The Circle Within


By Rabbi Mark Melamut

Shalom,

Having celebrated the New Year, reflected on Yom Kippur and dwelled in our sukkah, we’re all ready for a break, right?  Take a deep breath and hold on, because here comes pumpkinsThanksgiving and Hanukkah.  We leave behind the sounds of the shofar, the blurriness and aches of a fast and the fresh air and delights of our harvest festival of Sukkot.  While we leave behind apples and honey, and move on to turkey, pumpkin pie and finally latkes and sufganiyot (I’m hungry already), some symbolism of our New Year remains.  Namely, the shape of a circle follows us, like our own shadow, from Rosh Hashana all the way through Hanukkah.  Think about it.  Our New Year’s challah is round.  Pumpkins are round.  Latkes and sufganiyot, no matter how you make them, are roundish, or at least more round than any other shape.

However we slice it, pun intended, the shape of a circle is with us.  At sad occasions round foods, like hard-boiled eggs or lentils, are the recommended foods in order to remind us that there really is a time for every purpose under heaven.  Whether it’s the cycle of life or wholeness, round shaped foods and symbols (for example, the rings of a wedding ceremony) are also a part of our happiest occasions.  Roundness, literally and symbolically, is what sustain us.  For example, take this Pilgrim verse (1633), “For pottage and puddings and custards and pies, our pumpkins and parsnips are common supplies.  We have pumpkins at morning and pumpkins at noon, if it were not for pumpkins we should be undoon.”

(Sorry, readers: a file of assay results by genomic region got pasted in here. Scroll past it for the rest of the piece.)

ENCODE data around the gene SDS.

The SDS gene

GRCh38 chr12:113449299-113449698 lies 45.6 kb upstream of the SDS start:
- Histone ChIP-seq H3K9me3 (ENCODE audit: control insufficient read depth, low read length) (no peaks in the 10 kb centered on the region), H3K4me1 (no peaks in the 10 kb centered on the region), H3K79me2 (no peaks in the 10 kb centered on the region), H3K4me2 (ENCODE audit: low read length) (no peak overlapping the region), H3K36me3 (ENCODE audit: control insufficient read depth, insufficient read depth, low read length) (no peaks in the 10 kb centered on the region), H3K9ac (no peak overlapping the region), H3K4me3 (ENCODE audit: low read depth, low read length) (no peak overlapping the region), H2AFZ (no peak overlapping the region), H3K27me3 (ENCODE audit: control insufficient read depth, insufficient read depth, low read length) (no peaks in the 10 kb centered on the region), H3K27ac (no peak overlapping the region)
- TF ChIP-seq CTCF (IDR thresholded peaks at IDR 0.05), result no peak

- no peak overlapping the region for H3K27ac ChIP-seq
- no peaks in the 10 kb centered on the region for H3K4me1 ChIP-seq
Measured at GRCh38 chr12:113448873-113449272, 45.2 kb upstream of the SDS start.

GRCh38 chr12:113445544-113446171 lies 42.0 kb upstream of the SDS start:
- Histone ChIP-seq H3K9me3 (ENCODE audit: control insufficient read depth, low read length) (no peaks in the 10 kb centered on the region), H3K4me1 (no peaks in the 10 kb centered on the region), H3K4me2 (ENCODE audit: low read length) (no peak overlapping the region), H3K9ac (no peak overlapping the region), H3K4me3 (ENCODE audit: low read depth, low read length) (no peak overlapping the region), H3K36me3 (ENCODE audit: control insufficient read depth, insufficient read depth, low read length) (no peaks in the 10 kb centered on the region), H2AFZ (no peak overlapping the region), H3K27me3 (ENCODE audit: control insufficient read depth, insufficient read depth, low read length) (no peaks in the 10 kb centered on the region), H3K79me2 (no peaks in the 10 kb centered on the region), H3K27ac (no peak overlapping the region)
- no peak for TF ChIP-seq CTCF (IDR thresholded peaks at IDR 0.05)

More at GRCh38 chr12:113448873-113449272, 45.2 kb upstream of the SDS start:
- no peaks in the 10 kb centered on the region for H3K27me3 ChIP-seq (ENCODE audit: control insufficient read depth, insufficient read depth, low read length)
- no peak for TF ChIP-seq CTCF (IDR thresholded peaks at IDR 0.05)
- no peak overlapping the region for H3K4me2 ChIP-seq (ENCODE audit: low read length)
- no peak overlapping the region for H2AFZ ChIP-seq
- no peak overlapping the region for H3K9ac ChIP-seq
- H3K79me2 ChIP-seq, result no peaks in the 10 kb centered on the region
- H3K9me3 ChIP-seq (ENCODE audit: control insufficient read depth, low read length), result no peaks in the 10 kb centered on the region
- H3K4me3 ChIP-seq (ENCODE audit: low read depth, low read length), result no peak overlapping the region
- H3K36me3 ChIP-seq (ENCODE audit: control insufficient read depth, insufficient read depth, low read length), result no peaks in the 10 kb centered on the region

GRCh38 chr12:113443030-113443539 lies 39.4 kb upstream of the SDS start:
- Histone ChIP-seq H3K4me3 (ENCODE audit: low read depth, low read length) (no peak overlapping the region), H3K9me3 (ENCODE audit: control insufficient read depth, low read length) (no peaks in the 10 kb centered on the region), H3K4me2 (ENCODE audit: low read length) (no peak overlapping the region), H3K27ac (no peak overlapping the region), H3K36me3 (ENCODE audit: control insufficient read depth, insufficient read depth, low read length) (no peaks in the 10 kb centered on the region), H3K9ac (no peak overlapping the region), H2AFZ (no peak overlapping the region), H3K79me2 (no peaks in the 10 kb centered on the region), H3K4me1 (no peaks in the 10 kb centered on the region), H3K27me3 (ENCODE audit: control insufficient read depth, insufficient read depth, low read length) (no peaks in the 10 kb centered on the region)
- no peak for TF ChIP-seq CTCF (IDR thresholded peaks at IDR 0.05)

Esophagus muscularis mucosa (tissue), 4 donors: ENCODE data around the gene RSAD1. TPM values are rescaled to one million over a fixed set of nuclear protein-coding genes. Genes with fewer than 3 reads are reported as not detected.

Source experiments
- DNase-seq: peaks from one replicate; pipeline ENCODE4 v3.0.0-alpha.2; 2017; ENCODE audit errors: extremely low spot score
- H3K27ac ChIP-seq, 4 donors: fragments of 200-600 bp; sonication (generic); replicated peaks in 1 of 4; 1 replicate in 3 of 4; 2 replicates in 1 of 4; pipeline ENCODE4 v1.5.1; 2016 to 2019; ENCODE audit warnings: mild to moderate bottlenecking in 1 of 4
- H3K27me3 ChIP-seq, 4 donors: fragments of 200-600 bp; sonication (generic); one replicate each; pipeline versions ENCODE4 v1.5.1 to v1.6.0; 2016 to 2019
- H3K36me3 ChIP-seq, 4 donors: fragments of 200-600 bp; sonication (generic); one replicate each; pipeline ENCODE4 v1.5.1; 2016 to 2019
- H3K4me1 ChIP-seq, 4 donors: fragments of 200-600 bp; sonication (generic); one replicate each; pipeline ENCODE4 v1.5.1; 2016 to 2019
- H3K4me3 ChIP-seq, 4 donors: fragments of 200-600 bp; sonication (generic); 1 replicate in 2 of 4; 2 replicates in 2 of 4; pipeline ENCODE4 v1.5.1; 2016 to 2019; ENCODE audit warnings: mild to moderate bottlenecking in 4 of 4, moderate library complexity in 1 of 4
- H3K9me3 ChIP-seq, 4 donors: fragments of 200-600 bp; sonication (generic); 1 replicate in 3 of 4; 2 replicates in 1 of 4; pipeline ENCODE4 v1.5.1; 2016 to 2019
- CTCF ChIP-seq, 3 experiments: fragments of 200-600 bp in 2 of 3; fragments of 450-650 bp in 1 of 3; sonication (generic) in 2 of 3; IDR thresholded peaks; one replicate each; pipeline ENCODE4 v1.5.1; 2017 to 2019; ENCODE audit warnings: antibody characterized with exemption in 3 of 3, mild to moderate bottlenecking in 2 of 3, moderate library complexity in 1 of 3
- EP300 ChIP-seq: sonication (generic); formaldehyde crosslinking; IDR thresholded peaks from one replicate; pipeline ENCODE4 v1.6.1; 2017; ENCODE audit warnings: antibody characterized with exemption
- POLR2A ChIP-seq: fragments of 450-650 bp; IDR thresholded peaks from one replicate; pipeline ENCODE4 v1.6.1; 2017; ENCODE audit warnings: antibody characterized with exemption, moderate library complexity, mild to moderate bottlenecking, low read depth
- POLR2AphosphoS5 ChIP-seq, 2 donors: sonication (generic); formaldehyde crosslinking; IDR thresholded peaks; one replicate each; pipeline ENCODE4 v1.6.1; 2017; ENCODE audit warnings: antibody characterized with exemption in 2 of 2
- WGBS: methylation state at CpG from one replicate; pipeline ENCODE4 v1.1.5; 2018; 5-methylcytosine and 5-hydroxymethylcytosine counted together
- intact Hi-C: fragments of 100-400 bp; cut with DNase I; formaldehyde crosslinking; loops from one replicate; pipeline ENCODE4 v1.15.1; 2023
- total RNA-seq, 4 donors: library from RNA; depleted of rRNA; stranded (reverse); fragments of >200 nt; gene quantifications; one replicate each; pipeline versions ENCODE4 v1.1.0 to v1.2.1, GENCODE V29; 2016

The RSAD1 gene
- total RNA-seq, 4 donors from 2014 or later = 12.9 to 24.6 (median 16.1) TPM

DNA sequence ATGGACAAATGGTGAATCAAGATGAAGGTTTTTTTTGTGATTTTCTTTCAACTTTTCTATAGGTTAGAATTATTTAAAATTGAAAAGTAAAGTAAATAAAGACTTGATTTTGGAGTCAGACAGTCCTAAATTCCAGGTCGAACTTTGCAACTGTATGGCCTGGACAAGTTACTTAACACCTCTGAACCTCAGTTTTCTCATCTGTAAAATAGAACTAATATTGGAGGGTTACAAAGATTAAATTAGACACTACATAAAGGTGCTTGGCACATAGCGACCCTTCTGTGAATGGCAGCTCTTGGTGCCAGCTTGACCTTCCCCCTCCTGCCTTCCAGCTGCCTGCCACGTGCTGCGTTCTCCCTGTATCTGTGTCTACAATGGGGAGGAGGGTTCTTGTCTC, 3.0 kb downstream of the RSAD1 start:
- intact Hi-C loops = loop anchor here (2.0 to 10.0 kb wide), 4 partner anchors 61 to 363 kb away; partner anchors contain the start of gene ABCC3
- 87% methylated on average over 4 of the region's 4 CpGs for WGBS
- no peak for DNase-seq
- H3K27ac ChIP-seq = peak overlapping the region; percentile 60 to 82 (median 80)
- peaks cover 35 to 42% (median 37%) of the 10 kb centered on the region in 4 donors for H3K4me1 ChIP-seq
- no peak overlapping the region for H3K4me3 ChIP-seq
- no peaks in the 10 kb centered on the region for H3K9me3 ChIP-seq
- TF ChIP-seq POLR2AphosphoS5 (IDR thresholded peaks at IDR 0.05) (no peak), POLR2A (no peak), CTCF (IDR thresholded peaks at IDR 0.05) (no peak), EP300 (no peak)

Along with roundness or wholeness comes the coupled theme of giving thanks.  From Psalm 118 and our hallel prayers, we read,  “Hodu Ladonai ki tov, ki l’olam hasdo/Give thanks to G-d, for this loving kindness is enduring (interestingly enough, hodu is also the hebrew word for turkey.)”  And from Psalm 100, literally, A Psalm of Thanksgiving/ Mizmor L’todah, we find, “Sing unto G-d in thanksgiving.  Acclaim with joy, all the earth…  Enter into G-d’s gates with thanksgiving…give thanks…”

This Thanksgiving, along with your serving of pumpkin pie, here are a few questions to nosh or gobble upon:  What are you thankful for?  Who deserves your thanks?  How can you give them your thanks?

This Hanukkah, served along with your latkes and sufganiyot (keep an eye out for my deep fryer), here’s a question to saturate your soul:  What areas of your life would benefit the most from your Hanukkah presence this season?

Lsimcha l’simcha, from joy to joy, and even with life’s oy, I wish you and yours a WONDER-FULL next holiday season,

Rabbi Mark


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